I wanted to write a blog post about some of the biggest mistakes I made with my business over the past year. As I approach my official one year anniversary, I look back over this year and think wow. Sure, I’ve learned a LOT since I launched my business last year but I’ve also made some pretty big mistakes along the way. I wouldn’t necessarily say that everything has gone as planned or expected, but I’ve grown so much since I launched my new brand last August and I’m really happy with where I am. Through all the frustration, stress + failures, the important thing is that I learned from the mistakes I’ve made and used them to move forward. Maybe this list will help other photographers avoid the same mistakes I made, maybe not. Sometimes I think you need to learn things the hard way.
1. Obsessively followed other pet photographers’ blogs, consistently compared myself to them and filled my head with self doubt. This was my #1 mistake. I know everyone does it. It’s hard not to look at other peoples’ work and compare yourself to them, especially when you’re just starting out. But this is the worst thing you can do to yourself or your business. If you become all-consumed with other peoples’ work and words, you soon realize that you have no idea who you are yourself as an artist. Resist the temptation and focus on perfecting your own images. You’ll be so thankful you did.
2. Bought too many templates that I never ever use. I am guilty of spending money on things I didn’t need when I first started my business. I had that luxury since I was (and still am) working a full-time job in addition to my photography business. Shortly before my official launch last year, I went ahead and opened my business checking account. I knew I needed to keep my photography income completely separate from my personal income and from that point on, anything I need for my business has to come from that account. No more spending money on things I don’t need or can’t afford. And to be honest, it feels a lot more gratifying when I buy something now because I know I have earned it!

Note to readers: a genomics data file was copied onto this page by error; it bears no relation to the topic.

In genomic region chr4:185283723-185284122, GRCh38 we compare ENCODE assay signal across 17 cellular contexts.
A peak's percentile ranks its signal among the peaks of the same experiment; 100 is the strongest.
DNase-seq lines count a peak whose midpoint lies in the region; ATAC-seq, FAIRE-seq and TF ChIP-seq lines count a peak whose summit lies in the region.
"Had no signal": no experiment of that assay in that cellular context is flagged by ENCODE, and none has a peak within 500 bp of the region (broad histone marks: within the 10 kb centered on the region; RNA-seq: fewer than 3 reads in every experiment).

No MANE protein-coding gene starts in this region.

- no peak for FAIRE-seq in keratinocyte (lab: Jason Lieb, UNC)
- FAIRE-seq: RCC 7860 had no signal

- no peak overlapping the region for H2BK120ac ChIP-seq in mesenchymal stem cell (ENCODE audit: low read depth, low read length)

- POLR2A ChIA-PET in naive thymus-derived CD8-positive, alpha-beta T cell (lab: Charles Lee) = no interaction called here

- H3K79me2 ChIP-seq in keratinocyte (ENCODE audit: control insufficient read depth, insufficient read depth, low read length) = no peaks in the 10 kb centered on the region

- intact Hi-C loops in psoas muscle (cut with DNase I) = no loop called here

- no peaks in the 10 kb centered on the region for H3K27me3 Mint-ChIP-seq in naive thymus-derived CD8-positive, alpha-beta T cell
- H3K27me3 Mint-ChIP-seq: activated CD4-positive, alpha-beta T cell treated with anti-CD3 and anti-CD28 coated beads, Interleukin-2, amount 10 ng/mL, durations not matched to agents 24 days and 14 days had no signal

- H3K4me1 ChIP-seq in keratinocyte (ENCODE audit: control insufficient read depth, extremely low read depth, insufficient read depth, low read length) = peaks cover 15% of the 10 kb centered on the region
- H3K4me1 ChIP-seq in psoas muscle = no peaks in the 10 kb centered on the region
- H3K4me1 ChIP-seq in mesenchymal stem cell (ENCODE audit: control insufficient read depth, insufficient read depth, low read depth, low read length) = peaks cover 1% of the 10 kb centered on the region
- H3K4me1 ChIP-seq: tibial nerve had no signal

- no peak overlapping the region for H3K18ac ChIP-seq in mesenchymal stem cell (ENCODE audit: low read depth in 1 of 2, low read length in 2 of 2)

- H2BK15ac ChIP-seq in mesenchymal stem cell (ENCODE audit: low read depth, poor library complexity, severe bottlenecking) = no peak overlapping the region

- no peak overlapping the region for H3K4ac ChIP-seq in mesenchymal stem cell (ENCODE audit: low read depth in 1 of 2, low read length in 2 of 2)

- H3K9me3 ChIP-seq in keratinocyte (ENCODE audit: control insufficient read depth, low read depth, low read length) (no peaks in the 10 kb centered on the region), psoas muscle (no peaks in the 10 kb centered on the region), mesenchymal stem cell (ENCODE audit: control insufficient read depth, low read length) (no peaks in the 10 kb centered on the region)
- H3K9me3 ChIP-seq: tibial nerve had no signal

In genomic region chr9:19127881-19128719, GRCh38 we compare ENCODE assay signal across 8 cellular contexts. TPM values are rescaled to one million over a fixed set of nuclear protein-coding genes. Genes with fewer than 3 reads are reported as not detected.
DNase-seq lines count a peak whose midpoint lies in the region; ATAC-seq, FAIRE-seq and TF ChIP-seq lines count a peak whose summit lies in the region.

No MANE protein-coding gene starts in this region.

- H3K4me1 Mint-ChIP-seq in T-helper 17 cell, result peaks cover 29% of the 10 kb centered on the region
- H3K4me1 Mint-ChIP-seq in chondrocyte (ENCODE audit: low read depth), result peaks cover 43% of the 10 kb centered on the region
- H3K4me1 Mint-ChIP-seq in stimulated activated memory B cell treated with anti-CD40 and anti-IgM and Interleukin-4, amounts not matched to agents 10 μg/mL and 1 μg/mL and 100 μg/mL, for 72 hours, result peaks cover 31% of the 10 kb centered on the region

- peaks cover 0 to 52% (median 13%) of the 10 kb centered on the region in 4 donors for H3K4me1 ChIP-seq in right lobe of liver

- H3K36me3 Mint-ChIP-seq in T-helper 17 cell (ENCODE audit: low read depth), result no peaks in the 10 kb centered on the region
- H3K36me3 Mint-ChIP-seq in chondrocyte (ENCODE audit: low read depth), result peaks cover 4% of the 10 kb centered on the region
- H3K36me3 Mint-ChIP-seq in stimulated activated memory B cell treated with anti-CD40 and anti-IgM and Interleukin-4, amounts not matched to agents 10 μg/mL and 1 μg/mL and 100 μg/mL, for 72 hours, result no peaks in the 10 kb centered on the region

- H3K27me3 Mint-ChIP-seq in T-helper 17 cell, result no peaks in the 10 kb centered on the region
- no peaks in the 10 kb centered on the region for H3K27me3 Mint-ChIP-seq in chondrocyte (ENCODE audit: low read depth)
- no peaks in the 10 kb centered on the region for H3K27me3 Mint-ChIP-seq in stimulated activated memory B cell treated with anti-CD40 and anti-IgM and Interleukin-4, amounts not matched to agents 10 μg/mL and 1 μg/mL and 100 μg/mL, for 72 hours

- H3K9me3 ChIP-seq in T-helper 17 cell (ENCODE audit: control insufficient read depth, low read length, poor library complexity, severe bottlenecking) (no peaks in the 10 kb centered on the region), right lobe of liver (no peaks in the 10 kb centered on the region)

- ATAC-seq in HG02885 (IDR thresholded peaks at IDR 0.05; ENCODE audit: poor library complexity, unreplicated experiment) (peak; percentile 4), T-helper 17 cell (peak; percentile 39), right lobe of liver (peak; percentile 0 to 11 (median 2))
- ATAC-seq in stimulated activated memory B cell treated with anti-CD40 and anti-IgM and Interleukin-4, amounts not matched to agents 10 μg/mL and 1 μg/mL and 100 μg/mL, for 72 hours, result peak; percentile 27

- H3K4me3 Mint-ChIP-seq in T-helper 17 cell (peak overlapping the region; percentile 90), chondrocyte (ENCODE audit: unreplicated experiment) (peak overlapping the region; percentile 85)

3. Refused to sell digital images. Early on in my pet photography business, I decided I wanted to sell tangible products to my clients. I didn’t want to be a shoot and burn photographer. I wanted to be a boutique photographer with high-end, custom products for my clients. I refused to even think about digital images and didn’t offer them at all. That approach worked out well for me because all of my clients purchased beautiful custom products (mostly canvases and/or coffee table books) and no one ever asked for digital files. Since moving, my view on digital files has changed. I started to think about what I’d want as a client and even though I’d always want tangible products, I’d also want to option of purchasing the digital files for safe keeping. I redesigned all of my collections this summer to include medium resolution digital files and although I still want my clients to invest in my high-end custom products, I now offer them digital options if they want to go that route
4. Took on projects that weren’t right for me. This was a huge mistake I made early on because I wanted to work so bad. I knew almost immediately that I should’ve listened to my gut and said no… but I wanted to work. Trust me on this. If you get an inquiry and it’s not something you generally do or if it just doesn’t feel right, please do yourself a favor and say no. You may never know whether you made the right decision or not, but it’s a lot better than going through it and knowing for a fact that you made the wrong decision by saying yes.